increased brightness not only for the shadows but for the rest of
the image as well.
With typical camera metering and auto exposure, the subject is rendered
as a middle tone. A brighter than middle tone subject will be darkened
unless exposure compensation is applied. Highlights, like snow can
become a dingy gray, without positive exposure compensation. Darker
than middle tone subjects need negative exposure compensation to avoid
5. The zones identified in a B&W image.
Ansel Adams urged photographers to previsualize how the photograph
will appear prior to making an exposure. This forces the photographer
to be deliberate during exposure.
While digital photography can still benefit from many of Ansel Adams
insights, the way light affects photoreceptors on a CCD or CMOS imaging
chip is not the same as how light affects photographic emulsions. This
is especially evident in Ansel Adam's advice, "Expose for
shadows and develop for the highlights." Michael Reichmann argues
that with digital photography it is important for photographers to
expose for the highlights and develop for the shadows. "Expose
to the Right" ensures
the best signal-to-noise ratio.
I find that you have to use the Expose to the right very, very
carefully. Read my article "Watch
Film photographers, especially slide film photographers, are accustomed
to underexposing images to increase saturation and avoid burning out
highlights. Digital photographers have one enormous advantage unavailable
to film photographers (unless they shoot Polaroid film). Digital SLRs
provide the photographer with immediate visual feedback about their
I am not referring to the tiny LCD preview of the image. Lighting
in the field and LCD displays do not mix well, especially when trying
to make fine determinations about exposure. Digital SLRs and the better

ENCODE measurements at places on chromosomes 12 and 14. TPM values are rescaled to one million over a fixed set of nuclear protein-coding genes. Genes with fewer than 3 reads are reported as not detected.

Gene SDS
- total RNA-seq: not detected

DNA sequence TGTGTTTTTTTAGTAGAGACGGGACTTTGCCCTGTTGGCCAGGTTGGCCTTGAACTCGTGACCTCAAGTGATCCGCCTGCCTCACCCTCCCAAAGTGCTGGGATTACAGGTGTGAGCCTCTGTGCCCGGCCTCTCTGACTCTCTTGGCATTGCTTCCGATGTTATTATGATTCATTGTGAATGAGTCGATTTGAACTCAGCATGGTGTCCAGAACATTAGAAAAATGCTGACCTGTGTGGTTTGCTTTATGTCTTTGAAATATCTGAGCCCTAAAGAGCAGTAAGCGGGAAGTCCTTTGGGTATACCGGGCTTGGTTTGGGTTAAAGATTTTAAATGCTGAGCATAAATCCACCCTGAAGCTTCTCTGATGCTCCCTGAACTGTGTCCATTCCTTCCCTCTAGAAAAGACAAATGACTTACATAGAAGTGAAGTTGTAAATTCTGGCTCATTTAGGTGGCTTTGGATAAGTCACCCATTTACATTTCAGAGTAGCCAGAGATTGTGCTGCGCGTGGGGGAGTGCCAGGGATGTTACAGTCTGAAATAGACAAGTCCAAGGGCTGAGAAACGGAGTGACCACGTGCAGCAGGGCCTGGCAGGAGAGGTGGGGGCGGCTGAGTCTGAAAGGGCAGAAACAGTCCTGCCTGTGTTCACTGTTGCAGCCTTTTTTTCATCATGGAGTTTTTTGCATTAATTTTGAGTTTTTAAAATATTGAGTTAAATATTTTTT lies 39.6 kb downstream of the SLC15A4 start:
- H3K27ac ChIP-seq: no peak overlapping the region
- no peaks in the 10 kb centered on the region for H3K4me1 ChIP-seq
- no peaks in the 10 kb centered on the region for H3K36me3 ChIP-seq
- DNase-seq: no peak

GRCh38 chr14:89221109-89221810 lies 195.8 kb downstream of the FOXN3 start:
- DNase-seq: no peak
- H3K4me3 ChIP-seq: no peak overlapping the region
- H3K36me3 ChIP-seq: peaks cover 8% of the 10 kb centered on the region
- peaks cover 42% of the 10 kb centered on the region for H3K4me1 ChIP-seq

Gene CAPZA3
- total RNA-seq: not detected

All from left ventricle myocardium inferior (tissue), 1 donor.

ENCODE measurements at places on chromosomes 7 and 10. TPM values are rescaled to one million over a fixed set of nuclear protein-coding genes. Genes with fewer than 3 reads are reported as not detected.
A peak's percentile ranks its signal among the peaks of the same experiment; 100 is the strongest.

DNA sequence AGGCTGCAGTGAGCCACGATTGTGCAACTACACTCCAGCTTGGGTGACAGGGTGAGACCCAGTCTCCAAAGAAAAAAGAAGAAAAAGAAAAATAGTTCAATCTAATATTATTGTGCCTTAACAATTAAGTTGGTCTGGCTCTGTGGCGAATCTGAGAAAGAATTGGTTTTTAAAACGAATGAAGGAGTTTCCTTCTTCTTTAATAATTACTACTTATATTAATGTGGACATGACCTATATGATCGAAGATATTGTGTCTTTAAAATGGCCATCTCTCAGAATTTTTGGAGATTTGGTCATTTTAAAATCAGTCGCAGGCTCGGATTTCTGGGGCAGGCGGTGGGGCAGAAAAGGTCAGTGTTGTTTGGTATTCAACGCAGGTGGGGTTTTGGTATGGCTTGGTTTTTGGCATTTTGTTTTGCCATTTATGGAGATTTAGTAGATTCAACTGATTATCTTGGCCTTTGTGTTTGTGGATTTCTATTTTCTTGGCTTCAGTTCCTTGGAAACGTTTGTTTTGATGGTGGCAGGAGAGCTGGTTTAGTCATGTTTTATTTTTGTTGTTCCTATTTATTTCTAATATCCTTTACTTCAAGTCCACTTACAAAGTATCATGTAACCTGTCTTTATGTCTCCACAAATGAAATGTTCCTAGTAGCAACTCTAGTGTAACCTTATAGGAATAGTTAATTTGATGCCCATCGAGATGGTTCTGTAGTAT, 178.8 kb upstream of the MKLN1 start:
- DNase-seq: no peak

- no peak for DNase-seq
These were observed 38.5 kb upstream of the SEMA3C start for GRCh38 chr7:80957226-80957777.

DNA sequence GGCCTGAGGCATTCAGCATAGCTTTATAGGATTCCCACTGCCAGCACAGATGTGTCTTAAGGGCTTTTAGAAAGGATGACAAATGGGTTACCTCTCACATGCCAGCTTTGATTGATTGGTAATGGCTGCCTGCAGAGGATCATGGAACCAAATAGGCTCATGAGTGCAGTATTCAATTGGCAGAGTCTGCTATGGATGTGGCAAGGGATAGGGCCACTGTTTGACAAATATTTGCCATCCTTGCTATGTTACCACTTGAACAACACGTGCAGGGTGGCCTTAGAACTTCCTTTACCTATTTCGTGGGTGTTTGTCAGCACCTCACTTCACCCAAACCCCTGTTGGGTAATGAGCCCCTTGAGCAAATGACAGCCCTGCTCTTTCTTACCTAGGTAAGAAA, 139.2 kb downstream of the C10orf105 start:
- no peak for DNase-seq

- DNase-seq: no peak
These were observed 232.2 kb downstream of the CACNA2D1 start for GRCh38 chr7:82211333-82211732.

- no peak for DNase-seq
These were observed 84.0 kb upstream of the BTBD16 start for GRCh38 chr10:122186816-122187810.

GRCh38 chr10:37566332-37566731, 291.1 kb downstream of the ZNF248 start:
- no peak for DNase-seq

digicams also provide a histogram of the exposure values, and those
histograms are a critical tool for “postvisualizing” your
digital images while out in the field. If we stick to Ansel Adams meaning
of previsualization, which occurs before exposure, then postvisualization
is the process of imagining how the image will appear once we get back
from the field and start to work with it in our image editing software.
Did we expose correctly? Do we need to shoot again?
With Expose to the Right (ETTR), you aim for a histogram that approaches
the right edge of the histogram but does not clip any highlights. You
are exposing for the highlights.
Previsualization is an essential step for most DSLRs and digicams
when using ETTR. Current digital cameras typically measure only average
luminosity for the three channels rather than displaying each channel
individually. It is therefore possible to clip a single channel and
see no evidence on the histogram or a highlight warning. So, care is
required in the application of the technique: especially with highly
saturated colors in bright light. You either need to back away from
the right a bit or bracket your exposures.
ETTR is a technique that brightens the image. This is critical for
reducing noise in digital images. While CCD and CMOS imagers are linear
devices over most of their operating range, noise is a common problem,
especially in deep shadows. Slight differences in sensitivity among
the photoreceptors become increasingly noticeable under low light conditions.
If you magnify the shadows of many digital images, you will see evidence
of luminosity noise. It is sometimes described as blotchiness
ETTR reduces noise, but once you have exposed for the highlights,
you then need to develop for the shadows. This is done during photo
editing, typically through adjustments to tonal range, contrast, and
Figure 6. Reduced tonal range typically results in a flat, dull image.
Dynamic range is the difference between the darkest tone that a photographic
medium can capture and still hold detail and the lightest tone that
can display detail. To capture detail, tones need to be distinct.
The left half of Figure 6 above shows less tonal range than the right.
The tonal range of a particular image is just the numeric difference
between its maximum highlight and its minimum shadow. Extending the
tonal range makes the darkest pixel darker and the lightest pixel lighter
and moves all of the intermediate pixels corresponding amounts to fill
out the new tonal range. Details in the sand stand out more from the
background as a result of a quick adjustment in Photoshop with the
Levels control. The starfish has more “pop.”
There are exceptions, like the black cat in a cave or a polar bear
on the snow, but having a full tonal range is generally a good thing